The leader of the Ontario PC party says the provincial government’s cap-and-trade plan, which went into effect Jan.1, is costing Ontarians too much and, if he is elected as premier, would be dismantled.
Patrick Brown, PC leader and MPP for Simcoe North, said the $2-billion the provincial government expects the cap-and-trade plan to bring in will not go toward reducing emissions by any meaningful amount.
The Liberal government has said the money raised will be used to transition Ontario residents and businesses to transition to a low carbon economy, with climate change-fighting retrofit projects, among others.
Brown said the Liberal government shouldn't be trusted to collect and keep the money from the plan to put toward what he called its 'pet projects.'
“If it was really about altering behaviour, why does the government need to keep it? Why is it a line item in Kathleen Wynne’s budget,” he asked, rhetorically.
The Ministry of Environment and Climate Change said, in a Dec. 21 statement, that cap and trade is best suited for the province's economy.
"Third-party economic experts have confirmed that our plan is both the most cost effective and best at reducing emissions compared to carbon pricing alternatives," read the statement.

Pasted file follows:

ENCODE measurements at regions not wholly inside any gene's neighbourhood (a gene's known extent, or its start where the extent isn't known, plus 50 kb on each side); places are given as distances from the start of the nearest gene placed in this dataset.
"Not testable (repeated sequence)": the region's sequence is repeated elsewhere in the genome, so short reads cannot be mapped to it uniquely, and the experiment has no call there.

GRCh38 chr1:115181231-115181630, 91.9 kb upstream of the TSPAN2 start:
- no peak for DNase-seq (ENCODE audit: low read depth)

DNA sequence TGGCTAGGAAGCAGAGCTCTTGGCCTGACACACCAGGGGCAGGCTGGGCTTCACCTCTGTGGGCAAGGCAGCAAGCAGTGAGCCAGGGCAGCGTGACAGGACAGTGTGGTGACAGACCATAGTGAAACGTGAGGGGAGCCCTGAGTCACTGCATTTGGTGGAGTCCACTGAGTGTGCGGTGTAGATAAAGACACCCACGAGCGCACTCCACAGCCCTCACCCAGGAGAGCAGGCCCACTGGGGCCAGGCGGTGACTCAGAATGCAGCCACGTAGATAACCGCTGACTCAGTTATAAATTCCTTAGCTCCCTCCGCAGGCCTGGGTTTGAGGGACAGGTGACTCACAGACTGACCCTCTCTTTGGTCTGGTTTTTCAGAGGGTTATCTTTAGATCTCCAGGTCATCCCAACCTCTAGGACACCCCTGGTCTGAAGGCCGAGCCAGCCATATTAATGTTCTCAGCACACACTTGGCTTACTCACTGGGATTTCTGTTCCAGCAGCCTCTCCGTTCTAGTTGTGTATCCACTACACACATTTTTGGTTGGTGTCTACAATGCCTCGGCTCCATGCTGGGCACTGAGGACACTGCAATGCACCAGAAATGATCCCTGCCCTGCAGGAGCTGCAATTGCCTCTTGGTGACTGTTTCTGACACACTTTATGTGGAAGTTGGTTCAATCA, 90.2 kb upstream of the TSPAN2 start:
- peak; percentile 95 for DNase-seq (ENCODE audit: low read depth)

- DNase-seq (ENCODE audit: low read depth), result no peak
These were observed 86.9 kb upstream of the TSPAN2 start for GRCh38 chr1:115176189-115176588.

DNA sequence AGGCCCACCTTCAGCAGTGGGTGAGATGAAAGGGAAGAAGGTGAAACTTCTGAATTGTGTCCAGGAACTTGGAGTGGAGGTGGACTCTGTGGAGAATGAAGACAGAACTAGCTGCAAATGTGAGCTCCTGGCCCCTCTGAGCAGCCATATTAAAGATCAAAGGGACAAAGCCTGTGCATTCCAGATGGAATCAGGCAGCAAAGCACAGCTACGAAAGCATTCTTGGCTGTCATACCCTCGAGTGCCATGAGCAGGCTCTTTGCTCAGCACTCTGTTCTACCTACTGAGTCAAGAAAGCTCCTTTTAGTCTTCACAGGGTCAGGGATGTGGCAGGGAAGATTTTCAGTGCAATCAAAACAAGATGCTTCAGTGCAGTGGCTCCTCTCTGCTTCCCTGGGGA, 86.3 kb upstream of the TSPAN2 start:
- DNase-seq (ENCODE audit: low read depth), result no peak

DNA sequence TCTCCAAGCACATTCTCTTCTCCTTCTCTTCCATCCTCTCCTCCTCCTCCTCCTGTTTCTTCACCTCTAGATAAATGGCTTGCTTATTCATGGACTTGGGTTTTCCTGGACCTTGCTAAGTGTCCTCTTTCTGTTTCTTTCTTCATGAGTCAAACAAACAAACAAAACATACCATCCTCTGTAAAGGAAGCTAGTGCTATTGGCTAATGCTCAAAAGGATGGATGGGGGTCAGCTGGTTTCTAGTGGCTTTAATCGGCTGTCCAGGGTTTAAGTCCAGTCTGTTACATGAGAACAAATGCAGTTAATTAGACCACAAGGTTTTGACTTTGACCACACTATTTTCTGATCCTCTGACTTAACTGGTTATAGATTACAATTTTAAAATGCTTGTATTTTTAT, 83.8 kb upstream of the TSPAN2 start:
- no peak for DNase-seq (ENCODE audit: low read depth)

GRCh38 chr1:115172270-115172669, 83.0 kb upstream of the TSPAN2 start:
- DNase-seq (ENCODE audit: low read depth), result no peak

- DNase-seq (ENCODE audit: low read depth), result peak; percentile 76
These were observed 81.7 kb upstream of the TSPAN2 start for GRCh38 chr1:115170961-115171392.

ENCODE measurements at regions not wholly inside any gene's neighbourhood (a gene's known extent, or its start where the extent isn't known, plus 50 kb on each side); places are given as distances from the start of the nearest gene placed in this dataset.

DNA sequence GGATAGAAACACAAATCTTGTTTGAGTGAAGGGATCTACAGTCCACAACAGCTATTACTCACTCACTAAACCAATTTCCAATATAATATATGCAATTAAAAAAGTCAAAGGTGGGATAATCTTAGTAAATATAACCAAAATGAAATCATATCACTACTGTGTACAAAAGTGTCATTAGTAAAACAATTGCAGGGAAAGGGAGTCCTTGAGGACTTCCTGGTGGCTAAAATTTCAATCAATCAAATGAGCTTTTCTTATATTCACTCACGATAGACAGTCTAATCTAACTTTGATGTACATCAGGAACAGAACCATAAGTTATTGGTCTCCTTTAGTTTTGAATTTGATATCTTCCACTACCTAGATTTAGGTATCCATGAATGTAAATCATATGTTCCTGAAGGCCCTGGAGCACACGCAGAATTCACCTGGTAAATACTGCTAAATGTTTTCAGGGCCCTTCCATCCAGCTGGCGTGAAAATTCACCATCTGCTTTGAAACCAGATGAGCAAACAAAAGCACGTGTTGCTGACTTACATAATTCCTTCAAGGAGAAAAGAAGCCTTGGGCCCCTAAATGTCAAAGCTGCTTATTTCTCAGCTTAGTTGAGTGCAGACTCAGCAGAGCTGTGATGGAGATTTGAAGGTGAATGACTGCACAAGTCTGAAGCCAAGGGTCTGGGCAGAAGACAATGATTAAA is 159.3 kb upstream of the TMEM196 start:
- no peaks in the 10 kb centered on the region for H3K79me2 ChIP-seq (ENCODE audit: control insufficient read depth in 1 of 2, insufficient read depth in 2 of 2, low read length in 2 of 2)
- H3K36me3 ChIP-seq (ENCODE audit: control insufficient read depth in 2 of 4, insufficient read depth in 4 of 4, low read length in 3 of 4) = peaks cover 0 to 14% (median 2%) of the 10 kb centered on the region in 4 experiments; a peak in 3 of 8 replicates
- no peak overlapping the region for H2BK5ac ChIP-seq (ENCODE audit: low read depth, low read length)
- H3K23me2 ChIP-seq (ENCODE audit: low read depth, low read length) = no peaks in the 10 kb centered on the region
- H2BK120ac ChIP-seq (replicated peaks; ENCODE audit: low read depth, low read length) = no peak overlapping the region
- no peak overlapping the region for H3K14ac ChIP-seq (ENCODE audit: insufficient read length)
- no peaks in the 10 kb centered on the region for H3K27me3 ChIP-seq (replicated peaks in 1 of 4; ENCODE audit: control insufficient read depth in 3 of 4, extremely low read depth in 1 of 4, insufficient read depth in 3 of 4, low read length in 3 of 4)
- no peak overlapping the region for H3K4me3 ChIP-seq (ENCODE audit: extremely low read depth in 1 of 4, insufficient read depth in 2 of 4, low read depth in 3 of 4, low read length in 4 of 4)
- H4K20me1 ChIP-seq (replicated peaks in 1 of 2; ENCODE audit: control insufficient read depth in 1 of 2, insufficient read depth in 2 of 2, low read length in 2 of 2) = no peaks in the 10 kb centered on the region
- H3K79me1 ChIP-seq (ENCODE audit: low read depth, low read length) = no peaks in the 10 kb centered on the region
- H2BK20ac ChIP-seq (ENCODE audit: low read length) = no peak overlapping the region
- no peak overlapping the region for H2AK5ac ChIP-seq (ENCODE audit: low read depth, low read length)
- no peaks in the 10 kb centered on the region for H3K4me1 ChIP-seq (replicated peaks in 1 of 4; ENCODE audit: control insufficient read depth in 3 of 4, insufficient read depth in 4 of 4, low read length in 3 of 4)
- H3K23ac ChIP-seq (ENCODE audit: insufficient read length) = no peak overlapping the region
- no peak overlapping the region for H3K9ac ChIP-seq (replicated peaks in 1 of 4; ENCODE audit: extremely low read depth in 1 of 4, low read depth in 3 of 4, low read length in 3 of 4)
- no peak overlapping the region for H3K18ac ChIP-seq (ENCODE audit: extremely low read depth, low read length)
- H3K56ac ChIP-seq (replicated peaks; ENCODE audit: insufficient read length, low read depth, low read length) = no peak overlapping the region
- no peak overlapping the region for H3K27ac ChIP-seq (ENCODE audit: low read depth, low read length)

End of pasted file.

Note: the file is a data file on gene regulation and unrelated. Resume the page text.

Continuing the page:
Under cap and trade, pollution limits are provided to industries in Ontario — who can sell their unused credits or buy more, if needed.
Brown said the added costs will not just affect businesses, as evidenced by an increase of 4.3 cents per litre that can be charged by gas retailers.
“Every person filling up at the pumps in Simcoe County and Barrie is going to be paying more," said Brown.
The plan is also expected to increase home heating bills by an estimated $5 a month.
In her year end report, Ontario's Auditor General Bonnie Lysyk took a critical look at the cap-and-trade plan.
She notes the Liberals chose to join an existing carbon market with Quebec and California, both forecasted to have much larger reductions in greenhouse gas than Ontario is.
“We are subsidizing California. Why Kathleen Wynne and the Liberal government would tie us on to this, would send revenue to Quebec and (California) is so short-sighted," said Brown.
In her report, Lysyk said small reductions in emissions in Ontario are expected to come 'at a significant cost' to Ontario households and businesses.
If elected as premiere, Brown said he would dismantle the cap-and-trade plan.
“This is a huge new cost and I don’t support cash grabs by tired scandal-plagued governments,” he added.
Brown was in Sault Ste. Marie today in support of the local PC candidate for an upcoming byelection in that riding.
David Orazietti, who served as Liberal MPP for the riding for 13 years stepped down from his cabinet position and provincial politics as of Dec. 31, about 18 months prior to the next expected provincial election.
“I think there are a lot of Liberal MPPs who have a difficulty propping up this Wynne/McGuinty government,” said Brown.
Because of the sudden departure of Orazietti, a byelection will have to be called in the riding within six months.
The Ontario PC party is the only one in the riding to have named its candidate for the byelection, current city councillor Ross Romano.
“(The Liberal government) has been in power 13 years — five OPP investigations, huge job losses, credit downgraded, most job losses — I can understand why a lot Liberals are looking for the exit doors, voters are fed up and maybe this will be one of many byelections,” he said.